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I would like to inject 10 μA into my load, and to be able to switch the current on/off at up to 10 kHz. My first attempt is just based on the transistor current source in Horowitz/Hill.

schematic

simulate this circuit – Schematic created using CircuitLab

The relay switches the base between ground and a regulated 5V supply. The load current would then be (Vb-0.6)/R1, which is ~10 uA.

Two questions:

(1) First, since I have little experience in this area, is this approach even reasonable? (2) If so, how can I predict what switching speeds I could achieve?

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  • \$\begingroup\$ What's the relay for? That will drastically limit switching speed. 10ua is also rather small, what actually is the load? \$\endgroup\$
    – pjc50
    Mar 8, 2016 at 19:00
  • \$\begingroup\$ My thinking was that since the load current is proportional to the base voltage, I would want a better regulated base voltage than I would get from directly putting in the logic signal (e.g. coming from a microcontroller). The thinking behind the relay is that it would let me quickly switch this regulated supply on and off. The load is a human body (this is for an "impedance analyzer" essentially). \$\endgroup\$
    – Max
    Mar 8, 2016 at 19:08
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    \$\begingroup\$ 'Quickly' and 'relay' usually can't fit in the same sentence. How precise should the 10uA be? I doubt a single transistor will be able to output something more precise than 100uA, taking into account temperature. \$\endgroup\$ Mar 8, 2016 at 19:23
  • \$\begingroup\$ Good to know, thank you. <10% would be ideal, though I'm not sure if that is asking too much. If this simple approach won't work, any suggestions on alternative techniques/areas to look into instead? \$\endgroup\$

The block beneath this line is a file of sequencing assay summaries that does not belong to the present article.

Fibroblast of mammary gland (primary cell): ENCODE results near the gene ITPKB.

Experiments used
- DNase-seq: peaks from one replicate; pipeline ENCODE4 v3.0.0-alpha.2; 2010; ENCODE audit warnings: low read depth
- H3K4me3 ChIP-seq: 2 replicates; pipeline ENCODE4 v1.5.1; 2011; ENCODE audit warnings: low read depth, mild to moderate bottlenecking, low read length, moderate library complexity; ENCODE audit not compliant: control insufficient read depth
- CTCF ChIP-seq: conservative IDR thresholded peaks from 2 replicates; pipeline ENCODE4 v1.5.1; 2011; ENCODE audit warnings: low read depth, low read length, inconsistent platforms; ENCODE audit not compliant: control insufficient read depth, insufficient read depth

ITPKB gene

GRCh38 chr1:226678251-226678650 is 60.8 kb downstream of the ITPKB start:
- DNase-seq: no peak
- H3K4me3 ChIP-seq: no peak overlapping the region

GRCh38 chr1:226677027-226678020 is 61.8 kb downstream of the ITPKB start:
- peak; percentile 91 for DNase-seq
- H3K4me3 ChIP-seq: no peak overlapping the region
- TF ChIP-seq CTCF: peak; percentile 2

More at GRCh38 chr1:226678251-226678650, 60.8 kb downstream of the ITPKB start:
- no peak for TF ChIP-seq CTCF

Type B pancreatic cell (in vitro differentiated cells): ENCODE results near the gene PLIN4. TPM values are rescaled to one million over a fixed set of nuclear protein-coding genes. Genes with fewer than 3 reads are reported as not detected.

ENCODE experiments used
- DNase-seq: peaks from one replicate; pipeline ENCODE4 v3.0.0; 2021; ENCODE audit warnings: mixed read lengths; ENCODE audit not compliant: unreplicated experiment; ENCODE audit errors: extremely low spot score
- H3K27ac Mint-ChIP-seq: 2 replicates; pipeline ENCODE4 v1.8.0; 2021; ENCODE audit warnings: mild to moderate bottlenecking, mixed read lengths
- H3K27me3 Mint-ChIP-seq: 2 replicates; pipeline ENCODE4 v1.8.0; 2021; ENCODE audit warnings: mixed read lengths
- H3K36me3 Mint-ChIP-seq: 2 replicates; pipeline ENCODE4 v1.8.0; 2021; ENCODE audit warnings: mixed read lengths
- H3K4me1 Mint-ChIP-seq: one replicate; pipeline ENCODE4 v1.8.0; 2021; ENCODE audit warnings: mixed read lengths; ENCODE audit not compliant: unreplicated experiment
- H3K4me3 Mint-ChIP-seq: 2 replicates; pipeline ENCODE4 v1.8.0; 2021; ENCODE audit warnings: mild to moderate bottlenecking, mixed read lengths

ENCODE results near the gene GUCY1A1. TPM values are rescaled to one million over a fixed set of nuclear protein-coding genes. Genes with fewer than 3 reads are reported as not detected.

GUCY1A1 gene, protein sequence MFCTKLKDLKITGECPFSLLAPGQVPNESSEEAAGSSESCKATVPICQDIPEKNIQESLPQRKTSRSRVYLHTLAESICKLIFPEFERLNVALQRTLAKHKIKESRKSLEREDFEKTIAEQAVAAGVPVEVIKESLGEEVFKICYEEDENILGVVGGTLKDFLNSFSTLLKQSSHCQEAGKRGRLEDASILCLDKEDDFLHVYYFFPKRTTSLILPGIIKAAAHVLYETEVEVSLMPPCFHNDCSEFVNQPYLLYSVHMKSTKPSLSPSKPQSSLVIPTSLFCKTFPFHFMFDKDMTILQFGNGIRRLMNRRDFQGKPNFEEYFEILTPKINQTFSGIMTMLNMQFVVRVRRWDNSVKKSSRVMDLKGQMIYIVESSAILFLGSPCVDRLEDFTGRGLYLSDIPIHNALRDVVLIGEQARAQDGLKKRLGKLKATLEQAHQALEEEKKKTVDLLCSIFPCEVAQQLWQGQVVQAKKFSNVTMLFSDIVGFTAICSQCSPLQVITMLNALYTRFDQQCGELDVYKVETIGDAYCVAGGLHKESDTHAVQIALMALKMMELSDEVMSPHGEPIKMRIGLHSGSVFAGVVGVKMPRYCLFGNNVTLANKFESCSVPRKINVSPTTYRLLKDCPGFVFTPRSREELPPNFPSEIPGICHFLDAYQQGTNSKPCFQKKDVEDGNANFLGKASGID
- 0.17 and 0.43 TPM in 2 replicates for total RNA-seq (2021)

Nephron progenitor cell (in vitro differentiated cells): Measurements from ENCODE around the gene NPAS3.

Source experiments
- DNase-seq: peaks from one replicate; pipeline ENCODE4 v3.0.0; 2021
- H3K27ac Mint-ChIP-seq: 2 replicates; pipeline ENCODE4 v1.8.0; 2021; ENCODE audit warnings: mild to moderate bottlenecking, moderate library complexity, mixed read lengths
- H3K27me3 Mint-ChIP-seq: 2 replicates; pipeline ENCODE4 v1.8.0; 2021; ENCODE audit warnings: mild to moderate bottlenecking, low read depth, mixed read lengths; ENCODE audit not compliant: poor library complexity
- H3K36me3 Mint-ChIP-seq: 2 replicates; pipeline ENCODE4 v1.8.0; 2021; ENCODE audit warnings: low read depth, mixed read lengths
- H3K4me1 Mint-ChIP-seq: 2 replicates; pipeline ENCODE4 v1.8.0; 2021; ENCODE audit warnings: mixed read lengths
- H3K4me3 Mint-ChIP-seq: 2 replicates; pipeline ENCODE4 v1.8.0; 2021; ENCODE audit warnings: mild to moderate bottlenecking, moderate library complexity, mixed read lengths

– Max
    Mar 8, 2016 at 19:26
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    \$\begingroup\$ Also, if your load model is any good you have a problem. 10 uA through a 100 pF capacitor for 50 us means you're trying to charge your capacitor to 20 V with a 10 V supply. \$\endgroup\$
    – The Photon
    Mar 8, 2016 at 21:10

1 Answer 1

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I'll start by answering your questions directly, then giving some thoughts you can use depending on your actual goal

(1) No, this is not a reasonable approach. Let's look at the period of your frequency at 10kHz -> 1/10,000Hz = .0001s, or .1ms. This means that your circuit needs to go from off, to on, to back off in .1ms.

Looking at a typical small-signal relay, such as the one below, the rated "on" time is 7ms, and the "off" time is 3ms. Meaning that if the circuit were being switched by this relay, the fastest it could reasonably go is about 100Hz (10ms = .010s, 1/.010 = 100) http://www.mouser.com/ds/2/307/en-g5v_2-536510.pdf

At the end of the day, a relay is something that takes an input and switches something else, and so is a transistor. However, a transistor is much faster and more efficient - it just can't do some of the things a relay can. You're better off just using a transistor.

Neglecting the relay, just start off thinking of your transistor as a perfect switch, then look up the specs (on-voltage, etc.) and transistor formulas that make it not perfect, and get a better idea of how your circuit will behave. What's the time constant of your RC-based load? Can it respond in .05ms? Look up the datasheet on the 2N3904, if you substitute in your formulas for a BJT, will it work? What current will flow through it, and thus your load?

After you look at how much current is going through/ into your BJT, is it reasonable? Will the transistor need a resistor on the base to protect it?

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  • \$\begingroup\$ Your last sentence is not true. The 440 K-ohm emitter resistor eliminates the need for a base resistor. \$\endgroup\$
    – Tut
    Mar 8, 2016 at 21:44
  • \$\begingroup\$ Right you are! Overall I meant that he should make sure he wasn't going to fry his transistor with base current, but neglected the size of that little guy. Post edited :) \$\endgroup\$
    – Drewster
    Mar 8, 2016 at 21:52

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